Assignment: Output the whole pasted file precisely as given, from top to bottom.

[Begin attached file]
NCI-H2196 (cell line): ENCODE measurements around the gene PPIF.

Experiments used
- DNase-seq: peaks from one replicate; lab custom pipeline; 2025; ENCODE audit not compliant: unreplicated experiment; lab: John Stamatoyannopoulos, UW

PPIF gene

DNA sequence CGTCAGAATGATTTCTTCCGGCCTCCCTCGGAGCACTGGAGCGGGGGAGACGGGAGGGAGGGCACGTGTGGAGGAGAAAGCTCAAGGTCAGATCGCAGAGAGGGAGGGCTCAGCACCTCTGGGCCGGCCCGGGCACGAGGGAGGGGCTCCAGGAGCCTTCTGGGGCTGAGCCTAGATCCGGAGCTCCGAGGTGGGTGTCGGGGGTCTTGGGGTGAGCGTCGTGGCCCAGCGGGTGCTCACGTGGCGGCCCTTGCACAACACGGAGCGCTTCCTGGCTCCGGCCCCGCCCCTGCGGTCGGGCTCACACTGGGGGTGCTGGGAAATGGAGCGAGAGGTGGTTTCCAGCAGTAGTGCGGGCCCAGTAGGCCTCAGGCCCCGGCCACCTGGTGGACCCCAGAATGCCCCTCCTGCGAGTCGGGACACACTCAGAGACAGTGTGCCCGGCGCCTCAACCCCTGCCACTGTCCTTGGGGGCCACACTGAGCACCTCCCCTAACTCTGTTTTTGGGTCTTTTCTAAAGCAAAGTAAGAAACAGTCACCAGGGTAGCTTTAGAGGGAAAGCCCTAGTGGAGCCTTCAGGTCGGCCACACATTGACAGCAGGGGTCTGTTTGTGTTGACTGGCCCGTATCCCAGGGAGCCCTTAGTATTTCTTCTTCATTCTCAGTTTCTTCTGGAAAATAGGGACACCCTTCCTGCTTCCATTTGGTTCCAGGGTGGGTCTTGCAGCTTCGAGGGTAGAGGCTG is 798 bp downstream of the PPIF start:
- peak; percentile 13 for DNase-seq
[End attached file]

NCI-H2196 (cell line): ENCODE measurements around the gene PPIF.

Experiments used
- DNase-seq: peaks from one replicate; lab custom pipeline; 2025; ENCODE audit not compliant: unreplicated experiment; lab: John Stamatoyannopoulos, UW

PPIF gene

DNA sequence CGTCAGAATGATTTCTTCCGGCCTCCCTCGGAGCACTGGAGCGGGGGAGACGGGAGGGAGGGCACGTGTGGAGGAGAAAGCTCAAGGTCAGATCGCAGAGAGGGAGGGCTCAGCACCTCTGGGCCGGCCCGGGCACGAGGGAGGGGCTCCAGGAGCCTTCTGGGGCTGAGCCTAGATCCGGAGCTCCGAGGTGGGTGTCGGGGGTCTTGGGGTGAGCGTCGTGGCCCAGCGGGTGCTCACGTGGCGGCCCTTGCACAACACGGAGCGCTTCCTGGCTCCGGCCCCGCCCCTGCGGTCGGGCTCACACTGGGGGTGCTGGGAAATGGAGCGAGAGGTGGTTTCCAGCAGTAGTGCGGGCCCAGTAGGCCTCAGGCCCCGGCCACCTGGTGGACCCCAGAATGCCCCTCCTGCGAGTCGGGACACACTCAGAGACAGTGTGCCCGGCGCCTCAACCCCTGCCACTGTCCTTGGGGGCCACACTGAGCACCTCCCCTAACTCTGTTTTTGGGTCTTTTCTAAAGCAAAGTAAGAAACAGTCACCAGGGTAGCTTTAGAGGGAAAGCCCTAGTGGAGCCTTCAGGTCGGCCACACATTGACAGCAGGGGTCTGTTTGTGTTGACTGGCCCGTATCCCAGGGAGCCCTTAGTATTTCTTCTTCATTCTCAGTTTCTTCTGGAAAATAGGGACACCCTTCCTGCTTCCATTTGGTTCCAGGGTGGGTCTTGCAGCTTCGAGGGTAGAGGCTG is 798 bp downstream of the PPIF start:
- peak; percentile 13 for DNase-seq